Drawing figures from my mind, part I

Drawing from the mind is an exercise that can help you use previously stored information better. I’ll explain why this works well for me, in this series of figure sketches.

When working from a reference photo, I often feel limited by a few things. There is a need to copy what you see, accurately. Sometimes this causes a situation, where I’m so caught up in working with what I see, that I forget what I know. Drawing images from the mind, ‘forces’ your brain to work with just the knowledge that is stored. And trust me, it’s more than you probably realise!

In addition to this, I check things on my own body. Where does the elbow end in relation to the torso? Where does the belly button sit? You can check a lot of landmarks on your own body.

Part 2 of this series will come out on Tuesday. If you’d to stay updated on that, you join my newsletter!

I’d love to know what you think about this way of drawing as an exercise! Leave a comment down below or on my Youtube channel. If you’d like to share your work and get some feedback or support, make sure to join my private student Facebook community.

2 thoughts on “Drawing figures from my mind, part I”

  1. I have actually been thinking about this concept a lot lately, but with the face, because that is what I do. (I have been wanting to branch out into figures, but my energies keep getting pulled away to other things, so I haven’t gotten around to that yet) But as for faces, I have been thinking a great deal about the differences I experience or feel from using a reference vs no reference. I make it a practice to do both. I value the reference experience because it helps me get a bit more realism into my faces and also helps my brain learn/become more familiar with the structure of the face. I always deviate at least a bit from the reference anyway as a personal rule to keep it more “my own”…add more of my own personal flavor, so to speak. But I also like to just wing it and make up a face just from the process of adding paint to the canvas and seeing who wants to show up. I find that very fun. And in that experience I get to, as you said in your video, use what my brain knows or has learned about faces to render my person. Thank you for sharing 🙂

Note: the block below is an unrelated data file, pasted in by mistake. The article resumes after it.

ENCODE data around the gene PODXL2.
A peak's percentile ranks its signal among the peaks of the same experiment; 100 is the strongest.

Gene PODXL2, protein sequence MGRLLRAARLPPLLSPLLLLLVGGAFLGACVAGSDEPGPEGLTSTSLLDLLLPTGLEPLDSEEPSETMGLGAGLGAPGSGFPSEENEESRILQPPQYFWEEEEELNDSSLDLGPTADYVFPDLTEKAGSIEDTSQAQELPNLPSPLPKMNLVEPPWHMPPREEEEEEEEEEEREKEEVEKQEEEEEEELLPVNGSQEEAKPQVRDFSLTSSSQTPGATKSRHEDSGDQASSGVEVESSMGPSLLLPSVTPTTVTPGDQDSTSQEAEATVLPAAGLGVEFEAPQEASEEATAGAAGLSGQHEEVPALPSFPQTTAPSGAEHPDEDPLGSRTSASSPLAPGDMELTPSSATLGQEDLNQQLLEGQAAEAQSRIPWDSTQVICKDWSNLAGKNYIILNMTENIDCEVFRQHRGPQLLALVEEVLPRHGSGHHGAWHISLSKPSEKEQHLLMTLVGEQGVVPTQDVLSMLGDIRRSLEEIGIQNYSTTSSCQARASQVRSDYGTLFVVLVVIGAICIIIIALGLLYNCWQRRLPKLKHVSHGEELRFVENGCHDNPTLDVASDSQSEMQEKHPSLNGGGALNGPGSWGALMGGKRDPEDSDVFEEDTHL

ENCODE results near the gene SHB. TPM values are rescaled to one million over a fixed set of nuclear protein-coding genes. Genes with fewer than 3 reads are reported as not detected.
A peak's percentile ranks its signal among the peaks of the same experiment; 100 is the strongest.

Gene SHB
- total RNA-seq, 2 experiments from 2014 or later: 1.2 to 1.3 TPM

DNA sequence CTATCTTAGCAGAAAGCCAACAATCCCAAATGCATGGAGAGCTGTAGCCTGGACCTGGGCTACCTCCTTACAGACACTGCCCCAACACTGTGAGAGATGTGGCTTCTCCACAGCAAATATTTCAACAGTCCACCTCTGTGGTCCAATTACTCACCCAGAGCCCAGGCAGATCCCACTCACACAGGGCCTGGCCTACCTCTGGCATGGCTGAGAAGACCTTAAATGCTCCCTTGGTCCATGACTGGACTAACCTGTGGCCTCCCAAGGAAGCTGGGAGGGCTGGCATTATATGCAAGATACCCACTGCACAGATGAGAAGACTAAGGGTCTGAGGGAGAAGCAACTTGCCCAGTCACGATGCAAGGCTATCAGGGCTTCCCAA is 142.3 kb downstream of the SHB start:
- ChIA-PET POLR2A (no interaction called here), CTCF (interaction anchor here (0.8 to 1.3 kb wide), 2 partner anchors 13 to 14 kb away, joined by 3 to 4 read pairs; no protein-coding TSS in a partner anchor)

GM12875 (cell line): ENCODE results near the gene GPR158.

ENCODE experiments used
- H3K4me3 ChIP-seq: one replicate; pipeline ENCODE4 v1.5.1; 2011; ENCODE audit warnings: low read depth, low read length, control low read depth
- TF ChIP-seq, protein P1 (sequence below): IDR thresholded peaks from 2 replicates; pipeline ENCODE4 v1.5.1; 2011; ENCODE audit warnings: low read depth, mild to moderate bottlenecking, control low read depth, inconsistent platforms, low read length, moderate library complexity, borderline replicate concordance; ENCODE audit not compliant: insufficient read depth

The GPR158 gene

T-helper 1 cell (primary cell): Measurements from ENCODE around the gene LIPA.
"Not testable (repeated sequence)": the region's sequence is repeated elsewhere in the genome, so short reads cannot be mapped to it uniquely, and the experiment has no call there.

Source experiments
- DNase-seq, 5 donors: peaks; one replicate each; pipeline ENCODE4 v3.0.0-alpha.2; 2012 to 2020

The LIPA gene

2. I think this is a great idea! I went to my drawing class this week and we had a live model which is not usual practice for the class. She stood and sat and lay down for 20-15 minute times while we sat and tried to draw her accurately. My efforts were amateur to say the least! So, I am going to re-draw them and see if I can improve — they may look a bit more spontaneous if nothing else. I will try your idea of doing a figure from memory first which will be an interesting comparison. Thanks for sharing your idea.

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